For a good barbecue, before the meat it is necessary to know how to choose the charcoal

For a good barbecue, before the meat it is necessary to know how to choose the charcoal

A quality charcoal helps keep the embers glowing for longer — hence more heat to prepare your meats.

A good start is to avoid coals with small pieces, as they burn faster. Choose packages of charcoal with large logs and, to be able to identify, feel the package and feel the size of the pieces.

To light the coals more easily, make a charcoal base with smaller pieces and, on the sides, arrange the charcoal so that it forms a little cabin, to have good air circulation – the air will help keep the fire going.

Solid alcohol lighters, or in match format, make life a lot easier. If you don’t have one of these, you can use paper towels or toilet paper by rolling them a few turns. Then, wet it with enough oil to soak, place it in the center of this little cabin and light it.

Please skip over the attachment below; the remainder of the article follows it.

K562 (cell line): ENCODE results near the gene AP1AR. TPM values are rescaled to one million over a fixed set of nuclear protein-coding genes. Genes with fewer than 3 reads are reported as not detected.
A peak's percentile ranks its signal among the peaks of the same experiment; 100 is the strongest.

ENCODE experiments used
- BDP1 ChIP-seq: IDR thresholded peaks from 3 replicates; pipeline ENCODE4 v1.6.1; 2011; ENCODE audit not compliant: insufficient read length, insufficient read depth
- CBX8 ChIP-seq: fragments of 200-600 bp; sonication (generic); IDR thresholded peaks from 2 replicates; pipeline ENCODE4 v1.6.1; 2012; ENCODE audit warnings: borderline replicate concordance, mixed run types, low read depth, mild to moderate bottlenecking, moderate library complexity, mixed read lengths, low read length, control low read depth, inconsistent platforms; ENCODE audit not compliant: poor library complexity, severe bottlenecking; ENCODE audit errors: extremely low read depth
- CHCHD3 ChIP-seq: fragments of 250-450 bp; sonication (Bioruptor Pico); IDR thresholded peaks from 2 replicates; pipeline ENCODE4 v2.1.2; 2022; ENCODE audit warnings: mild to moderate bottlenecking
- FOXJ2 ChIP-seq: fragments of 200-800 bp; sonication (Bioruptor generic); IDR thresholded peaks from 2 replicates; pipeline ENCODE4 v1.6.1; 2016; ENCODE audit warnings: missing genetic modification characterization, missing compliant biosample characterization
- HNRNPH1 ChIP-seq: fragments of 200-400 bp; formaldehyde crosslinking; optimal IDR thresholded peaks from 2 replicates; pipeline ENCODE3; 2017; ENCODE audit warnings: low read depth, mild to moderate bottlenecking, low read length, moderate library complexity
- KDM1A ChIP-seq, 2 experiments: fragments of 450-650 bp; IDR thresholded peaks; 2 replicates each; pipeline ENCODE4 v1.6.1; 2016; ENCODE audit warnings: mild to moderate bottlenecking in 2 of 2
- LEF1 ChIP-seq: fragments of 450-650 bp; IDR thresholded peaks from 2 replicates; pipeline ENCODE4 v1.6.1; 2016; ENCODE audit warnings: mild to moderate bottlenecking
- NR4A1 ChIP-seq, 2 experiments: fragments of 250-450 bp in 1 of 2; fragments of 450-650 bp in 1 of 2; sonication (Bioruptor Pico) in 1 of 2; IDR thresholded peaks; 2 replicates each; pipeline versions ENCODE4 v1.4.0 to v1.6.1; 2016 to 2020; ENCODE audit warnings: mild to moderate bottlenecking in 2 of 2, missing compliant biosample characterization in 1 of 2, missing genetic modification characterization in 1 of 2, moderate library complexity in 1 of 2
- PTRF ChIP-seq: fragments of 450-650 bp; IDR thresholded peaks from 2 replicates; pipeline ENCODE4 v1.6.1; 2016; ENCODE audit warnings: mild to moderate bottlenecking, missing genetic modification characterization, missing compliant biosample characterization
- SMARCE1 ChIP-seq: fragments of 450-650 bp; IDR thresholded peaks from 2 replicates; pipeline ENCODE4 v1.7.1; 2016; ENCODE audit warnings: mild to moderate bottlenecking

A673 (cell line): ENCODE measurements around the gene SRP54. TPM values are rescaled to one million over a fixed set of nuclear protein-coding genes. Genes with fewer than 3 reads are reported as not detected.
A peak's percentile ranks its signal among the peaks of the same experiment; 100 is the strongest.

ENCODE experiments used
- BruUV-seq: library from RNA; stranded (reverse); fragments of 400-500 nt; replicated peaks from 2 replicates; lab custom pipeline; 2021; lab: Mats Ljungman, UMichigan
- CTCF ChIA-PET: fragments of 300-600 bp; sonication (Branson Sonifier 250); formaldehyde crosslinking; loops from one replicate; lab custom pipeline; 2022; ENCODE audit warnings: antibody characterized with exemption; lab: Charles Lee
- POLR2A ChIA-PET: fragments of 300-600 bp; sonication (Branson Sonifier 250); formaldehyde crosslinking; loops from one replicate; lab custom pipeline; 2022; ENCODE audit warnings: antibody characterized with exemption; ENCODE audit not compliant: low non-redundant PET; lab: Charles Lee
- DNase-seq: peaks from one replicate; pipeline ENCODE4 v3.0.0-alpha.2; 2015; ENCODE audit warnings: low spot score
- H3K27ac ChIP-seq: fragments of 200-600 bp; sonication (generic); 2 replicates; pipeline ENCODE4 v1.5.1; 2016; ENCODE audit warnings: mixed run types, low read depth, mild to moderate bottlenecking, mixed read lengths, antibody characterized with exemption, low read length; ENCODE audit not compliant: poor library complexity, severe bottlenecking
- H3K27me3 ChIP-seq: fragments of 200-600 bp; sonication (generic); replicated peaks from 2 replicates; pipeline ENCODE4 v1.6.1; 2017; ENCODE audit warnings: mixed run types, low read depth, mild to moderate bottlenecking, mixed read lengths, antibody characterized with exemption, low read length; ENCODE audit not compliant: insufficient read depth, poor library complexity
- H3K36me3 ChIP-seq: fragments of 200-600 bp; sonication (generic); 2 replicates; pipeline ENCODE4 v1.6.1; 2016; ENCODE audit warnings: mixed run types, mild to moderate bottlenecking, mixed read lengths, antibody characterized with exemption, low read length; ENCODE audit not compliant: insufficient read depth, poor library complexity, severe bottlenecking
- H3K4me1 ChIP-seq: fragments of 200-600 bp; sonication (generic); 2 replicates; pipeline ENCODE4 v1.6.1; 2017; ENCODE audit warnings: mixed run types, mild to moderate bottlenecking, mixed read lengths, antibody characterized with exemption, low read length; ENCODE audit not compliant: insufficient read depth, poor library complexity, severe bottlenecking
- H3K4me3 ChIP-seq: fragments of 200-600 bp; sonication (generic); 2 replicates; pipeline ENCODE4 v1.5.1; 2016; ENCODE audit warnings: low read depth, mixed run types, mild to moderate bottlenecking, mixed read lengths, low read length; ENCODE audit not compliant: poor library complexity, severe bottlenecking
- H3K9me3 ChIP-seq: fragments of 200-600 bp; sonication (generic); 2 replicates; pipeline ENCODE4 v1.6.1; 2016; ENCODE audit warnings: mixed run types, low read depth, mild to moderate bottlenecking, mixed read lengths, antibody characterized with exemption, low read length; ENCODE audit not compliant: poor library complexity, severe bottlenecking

After 40 minutes, your ember will be ready to use!

To choose quality meat, prefer vacuum-packed pieces. Vacuum packaging preserves the meat, preventing browning and proliferation of bacteria.

Check that the packaging is intact, that it has not lost its vacuum, and that there is not much liquid — too much liquid is a sign that this meat has undergone temperature changes, losing its quality. Check the expiration date, but what will really make a difference is the date the meat was packaged. Choose pieces with between 14 and 21 days of production.

After the meat leaves the grill, it is very important to let it rest for a few minutes.

The heat of the coals causes the water present in the meat to escape from the heat and, as we brown both sides, this meat juice is retained in the center. When we let it rest, this meat juice goes back to the edges, ensuring a more uniform point and greater juiciness and flavor.

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